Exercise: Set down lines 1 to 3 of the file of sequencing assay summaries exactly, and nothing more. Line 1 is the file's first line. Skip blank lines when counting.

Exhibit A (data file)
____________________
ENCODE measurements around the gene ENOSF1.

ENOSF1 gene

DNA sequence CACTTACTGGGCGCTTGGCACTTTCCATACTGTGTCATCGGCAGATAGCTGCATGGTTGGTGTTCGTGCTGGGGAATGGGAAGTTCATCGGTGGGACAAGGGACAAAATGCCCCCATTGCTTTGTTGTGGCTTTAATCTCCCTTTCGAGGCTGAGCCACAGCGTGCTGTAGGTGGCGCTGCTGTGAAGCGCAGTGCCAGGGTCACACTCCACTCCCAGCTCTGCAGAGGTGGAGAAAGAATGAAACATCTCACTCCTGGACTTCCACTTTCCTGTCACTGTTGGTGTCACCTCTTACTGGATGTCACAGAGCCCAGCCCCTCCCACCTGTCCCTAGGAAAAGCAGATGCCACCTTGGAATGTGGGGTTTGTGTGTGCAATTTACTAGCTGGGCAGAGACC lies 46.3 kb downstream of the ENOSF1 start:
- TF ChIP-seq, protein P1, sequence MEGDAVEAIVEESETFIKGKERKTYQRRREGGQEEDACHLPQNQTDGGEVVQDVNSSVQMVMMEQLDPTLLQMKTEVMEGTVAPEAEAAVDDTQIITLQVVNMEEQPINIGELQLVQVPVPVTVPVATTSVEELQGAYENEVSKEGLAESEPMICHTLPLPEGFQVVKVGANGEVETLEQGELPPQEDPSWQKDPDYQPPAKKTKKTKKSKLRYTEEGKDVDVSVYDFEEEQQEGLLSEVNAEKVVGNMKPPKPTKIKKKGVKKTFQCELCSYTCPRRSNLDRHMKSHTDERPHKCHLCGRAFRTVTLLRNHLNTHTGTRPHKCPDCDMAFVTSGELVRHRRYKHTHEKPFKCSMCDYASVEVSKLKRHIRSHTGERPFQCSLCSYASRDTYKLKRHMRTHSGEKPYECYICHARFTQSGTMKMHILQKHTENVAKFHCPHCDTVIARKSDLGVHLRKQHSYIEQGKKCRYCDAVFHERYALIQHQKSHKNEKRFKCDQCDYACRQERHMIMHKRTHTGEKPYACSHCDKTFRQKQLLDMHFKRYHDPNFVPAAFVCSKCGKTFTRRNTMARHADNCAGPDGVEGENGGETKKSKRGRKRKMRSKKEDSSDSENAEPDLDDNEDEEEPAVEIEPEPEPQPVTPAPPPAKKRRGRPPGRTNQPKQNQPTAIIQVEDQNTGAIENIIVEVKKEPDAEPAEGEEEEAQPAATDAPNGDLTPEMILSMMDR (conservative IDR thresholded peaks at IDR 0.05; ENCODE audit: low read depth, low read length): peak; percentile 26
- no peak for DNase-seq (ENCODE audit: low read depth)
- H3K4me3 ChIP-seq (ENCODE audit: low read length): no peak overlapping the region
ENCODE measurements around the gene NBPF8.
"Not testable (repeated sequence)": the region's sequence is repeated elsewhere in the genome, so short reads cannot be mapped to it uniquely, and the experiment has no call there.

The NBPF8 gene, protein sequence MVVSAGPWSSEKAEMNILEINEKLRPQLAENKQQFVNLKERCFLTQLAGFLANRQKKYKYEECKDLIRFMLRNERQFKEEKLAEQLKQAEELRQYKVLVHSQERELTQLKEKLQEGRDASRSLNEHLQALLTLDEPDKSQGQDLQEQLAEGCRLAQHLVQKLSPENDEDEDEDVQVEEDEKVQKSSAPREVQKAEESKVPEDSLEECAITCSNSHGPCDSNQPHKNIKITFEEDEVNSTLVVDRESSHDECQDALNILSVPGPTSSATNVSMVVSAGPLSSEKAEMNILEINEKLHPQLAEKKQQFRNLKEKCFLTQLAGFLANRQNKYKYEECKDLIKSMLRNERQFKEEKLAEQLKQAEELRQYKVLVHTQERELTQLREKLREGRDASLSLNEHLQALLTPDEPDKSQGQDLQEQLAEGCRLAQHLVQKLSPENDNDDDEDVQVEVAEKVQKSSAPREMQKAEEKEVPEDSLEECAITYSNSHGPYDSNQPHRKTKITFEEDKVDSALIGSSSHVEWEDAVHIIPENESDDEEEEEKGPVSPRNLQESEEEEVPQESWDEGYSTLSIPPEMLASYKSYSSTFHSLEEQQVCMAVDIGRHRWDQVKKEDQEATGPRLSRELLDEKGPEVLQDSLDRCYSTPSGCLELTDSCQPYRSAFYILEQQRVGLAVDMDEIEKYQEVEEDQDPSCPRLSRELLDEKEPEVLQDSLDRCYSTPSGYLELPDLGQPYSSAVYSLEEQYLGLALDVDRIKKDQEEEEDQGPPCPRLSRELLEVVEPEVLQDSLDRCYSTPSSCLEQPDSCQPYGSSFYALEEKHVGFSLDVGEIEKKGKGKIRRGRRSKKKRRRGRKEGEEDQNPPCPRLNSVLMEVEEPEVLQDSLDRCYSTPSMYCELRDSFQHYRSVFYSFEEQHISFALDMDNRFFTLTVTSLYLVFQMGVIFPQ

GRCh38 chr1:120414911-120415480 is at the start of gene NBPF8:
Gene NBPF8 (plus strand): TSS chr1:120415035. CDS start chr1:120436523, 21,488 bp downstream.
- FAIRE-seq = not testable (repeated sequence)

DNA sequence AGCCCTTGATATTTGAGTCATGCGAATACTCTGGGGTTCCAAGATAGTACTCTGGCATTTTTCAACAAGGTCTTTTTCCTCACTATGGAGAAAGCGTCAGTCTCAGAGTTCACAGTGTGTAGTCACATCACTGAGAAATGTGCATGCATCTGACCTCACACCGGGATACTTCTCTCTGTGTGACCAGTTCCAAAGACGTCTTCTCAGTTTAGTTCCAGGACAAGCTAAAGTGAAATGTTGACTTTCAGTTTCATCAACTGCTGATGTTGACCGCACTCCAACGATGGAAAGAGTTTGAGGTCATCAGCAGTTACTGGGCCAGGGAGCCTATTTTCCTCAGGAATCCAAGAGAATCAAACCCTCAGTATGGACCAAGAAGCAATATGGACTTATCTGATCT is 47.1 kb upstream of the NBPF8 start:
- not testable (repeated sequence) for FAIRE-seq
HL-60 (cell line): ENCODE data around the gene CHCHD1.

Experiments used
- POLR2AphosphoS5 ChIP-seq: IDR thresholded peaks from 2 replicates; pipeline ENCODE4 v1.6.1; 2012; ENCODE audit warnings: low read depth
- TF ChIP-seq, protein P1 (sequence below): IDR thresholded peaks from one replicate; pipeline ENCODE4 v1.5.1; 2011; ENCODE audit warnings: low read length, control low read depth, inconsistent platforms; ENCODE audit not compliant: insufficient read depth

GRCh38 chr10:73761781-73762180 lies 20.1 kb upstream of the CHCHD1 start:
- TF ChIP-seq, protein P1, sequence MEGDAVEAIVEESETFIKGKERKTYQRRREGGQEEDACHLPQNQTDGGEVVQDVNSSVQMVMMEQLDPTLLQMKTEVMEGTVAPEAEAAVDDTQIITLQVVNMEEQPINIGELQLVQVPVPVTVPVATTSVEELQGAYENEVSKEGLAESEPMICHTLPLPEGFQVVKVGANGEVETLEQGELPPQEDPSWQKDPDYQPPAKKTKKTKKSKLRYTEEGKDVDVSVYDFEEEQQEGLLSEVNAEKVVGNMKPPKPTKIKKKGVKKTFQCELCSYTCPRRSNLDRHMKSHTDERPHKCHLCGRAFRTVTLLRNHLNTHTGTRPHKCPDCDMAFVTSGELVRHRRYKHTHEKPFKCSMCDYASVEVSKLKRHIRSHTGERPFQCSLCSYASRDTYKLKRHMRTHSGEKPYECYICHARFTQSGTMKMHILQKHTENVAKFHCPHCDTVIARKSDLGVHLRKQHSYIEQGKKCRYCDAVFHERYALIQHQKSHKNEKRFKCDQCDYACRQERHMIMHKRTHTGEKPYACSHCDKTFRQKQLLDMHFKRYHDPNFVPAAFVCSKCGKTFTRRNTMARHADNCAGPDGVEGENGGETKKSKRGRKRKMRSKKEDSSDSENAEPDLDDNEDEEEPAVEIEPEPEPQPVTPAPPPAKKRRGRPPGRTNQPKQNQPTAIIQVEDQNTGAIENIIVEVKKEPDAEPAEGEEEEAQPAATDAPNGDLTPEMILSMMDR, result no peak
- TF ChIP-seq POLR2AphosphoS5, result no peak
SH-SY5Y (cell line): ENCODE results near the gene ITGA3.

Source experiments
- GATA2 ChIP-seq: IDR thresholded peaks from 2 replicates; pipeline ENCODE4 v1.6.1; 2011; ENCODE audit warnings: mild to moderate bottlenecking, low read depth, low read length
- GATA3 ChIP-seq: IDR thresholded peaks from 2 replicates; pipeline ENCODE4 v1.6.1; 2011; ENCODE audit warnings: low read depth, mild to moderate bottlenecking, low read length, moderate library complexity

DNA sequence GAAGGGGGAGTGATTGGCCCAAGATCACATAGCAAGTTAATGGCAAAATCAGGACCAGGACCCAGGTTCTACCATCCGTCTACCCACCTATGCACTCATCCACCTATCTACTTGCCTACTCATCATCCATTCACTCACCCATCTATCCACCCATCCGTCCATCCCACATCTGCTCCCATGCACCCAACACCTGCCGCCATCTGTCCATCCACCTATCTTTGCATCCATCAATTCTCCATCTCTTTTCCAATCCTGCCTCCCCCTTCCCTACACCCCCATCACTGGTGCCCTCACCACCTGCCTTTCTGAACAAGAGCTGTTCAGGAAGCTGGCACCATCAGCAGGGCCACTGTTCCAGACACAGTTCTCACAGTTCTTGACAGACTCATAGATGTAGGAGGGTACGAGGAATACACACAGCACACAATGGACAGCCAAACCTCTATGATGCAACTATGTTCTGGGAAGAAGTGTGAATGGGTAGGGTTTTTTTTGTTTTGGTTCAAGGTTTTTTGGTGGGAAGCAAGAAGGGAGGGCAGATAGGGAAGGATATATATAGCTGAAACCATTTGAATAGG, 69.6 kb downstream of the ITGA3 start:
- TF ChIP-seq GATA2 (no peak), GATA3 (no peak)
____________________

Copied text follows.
ENCODE measurements around the gene ENOSF1.

ENOSF1 gene

DNA sequence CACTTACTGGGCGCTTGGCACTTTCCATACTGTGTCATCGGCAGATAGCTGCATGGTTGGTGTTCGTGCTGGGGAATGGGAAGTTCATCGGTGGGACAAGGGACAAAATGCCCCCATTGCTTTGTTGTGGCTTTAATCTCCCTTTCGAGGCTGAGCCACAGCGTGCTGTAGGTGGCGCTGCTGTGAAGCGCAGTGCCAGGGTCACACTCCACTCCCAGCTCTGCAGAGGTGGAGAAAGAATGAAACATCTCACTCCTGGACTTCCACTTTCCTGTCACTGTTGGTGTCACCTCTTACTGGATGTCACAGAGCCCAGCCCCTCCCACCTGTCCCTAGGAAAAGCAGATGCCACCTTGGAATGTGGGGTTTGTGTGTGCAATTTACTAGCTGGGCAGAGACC lies 46.3 kb downstream of the ENOSF1 start: